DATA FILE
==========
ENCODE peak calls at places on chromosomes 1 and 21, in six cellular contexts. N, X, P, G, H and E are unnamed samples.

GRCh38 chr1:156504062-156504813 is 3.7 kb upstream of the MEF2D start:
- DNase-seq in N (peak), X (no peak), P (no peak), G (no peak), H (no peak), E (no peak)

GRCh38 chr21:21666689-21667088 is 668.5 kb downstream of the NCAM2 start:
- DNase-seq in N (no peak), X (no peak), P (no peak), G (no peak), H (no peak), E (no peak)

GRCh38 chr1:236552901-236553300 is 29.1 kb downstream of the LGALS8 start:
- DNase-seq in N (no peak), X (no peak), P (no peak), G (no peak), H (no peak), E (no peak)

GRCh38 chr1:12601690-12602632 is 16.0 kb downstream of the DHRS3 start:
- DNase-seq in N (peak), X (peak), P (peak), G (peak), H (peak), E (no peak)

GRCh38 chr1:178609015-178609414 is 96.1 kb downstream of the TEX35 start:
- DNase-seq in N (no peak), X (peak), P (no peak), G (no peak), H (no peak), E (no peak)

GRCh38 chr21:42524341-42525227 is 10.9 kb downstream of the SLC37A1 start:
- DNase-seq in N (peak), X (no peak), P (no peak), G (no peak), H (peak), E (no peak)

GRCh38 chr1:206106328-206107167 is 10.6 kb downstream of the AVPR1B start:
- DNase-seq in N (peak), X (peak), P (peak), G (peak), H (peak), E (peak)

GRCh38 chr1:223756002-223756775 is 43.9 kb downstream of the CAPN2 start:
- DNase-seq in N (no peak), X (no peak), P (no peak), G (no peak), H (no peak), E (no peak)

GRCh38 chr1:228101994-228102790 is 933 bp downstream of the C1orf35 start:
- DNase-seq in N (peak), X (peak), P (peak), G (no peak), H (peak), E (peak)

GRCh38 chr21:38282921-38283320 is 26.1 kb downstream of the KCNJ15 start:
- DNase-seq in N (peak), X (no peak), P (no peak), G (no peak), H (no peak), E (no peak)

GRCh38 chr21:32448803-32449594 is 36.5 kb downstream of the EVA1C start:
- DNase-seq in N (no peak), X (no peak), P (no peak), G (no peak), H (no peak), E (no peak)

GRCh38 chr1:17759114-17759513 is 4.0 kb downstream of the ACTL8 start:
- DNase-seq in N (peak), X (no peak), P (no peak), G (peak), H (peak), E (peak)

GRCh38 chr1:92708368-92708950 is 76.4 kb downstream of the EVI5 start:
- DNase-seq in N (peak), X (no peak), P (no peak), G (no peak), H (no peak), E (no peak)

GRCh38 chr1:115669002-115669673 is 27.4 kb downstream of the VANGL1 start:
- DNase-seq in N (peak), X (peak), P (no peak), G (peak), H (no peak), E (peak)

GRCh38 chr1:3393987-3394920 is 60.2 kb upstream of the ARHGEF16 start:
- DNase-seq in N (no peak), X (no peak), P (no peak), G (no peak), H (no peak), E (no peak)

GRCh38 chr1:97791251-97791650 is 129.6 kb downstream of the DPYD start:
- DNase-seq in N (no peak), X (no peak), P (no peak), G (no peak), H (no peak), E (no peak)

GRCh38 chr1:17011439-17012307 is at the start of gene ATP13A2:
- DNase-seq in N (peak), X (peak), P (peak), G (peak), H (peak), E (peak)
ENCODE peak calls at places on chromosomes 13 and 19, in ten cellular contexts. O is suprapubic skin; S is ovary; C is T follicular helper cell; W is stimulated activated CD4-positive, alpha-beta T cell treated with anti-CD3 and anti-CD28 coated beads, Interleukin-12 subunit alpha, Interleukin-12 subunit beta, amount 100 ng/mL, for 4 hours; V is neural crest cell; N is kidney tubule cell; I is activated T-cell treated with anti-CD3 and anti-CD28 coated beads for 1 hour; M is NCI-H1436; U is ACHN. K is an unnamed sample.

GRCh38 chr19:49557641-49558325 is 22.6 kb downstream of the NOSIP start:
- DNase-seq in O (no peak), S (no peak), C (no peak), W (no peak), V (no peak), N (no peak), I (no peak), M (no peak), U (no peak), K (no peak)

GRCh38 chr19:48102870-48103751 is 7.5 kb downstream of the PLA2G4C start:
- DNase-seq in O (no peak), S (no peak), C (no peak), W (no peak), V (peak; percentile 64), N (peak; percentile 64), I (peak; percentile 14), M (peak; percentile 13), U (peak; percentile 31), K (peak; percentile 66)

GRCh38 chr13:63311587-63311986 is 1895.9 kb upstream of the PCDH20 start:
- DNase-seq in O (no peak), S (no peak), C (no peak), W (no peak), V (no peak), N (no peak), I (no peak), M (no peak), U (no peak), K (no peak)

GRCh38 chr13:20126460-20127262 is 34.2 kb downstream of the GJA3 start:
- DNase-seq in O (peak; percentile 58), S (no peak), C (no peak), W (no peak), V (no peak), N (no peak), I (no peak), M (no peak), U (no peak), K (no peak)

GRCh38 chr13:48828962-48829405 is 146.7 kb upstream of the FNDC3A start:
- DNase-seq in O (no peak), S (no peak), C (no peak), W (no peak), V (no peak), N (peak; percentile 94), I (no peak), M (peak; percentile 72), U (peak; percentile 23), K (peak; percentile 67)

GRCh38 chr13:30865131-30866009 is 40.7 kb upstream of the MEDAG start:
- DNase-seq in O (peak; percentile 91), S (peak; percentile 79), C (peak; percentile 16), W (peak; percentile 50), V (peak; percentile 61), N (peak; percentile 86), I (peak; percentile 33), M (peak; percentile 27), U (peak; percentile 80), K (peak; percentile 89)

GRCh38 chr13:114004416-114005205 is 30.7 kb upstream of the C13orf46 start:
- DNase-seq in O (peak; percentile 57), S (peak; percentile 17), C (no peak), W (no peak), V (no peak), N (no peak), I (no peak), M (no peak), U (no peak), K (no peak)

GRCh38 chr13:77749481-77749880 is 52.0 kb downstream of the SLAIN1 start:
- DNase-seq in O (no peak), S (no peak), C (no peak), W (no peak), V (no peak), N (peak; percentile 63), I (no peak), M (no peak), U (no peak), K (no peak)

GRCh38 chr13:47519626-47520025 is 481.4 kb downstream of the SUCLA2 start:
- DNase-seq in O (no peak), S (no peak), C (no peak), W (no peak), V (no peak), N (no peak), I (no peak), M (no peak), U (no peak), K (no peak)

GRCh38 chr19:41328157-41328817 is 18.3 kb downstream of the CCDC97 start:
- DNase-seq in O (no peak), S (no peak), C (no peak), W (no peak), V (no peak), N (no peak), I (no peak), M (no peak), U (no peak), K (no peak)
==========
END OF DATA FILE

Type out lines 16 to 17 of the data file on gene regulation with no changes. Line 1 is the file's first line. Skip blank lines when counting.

GRCh38 chr1:223756002-223756775 is 43.9 kb downstream of the CAPN2 start:
- DNase-seq in N (no peak), X (no peak), P (no peak), G (no peak), H (no peak), E (no peak)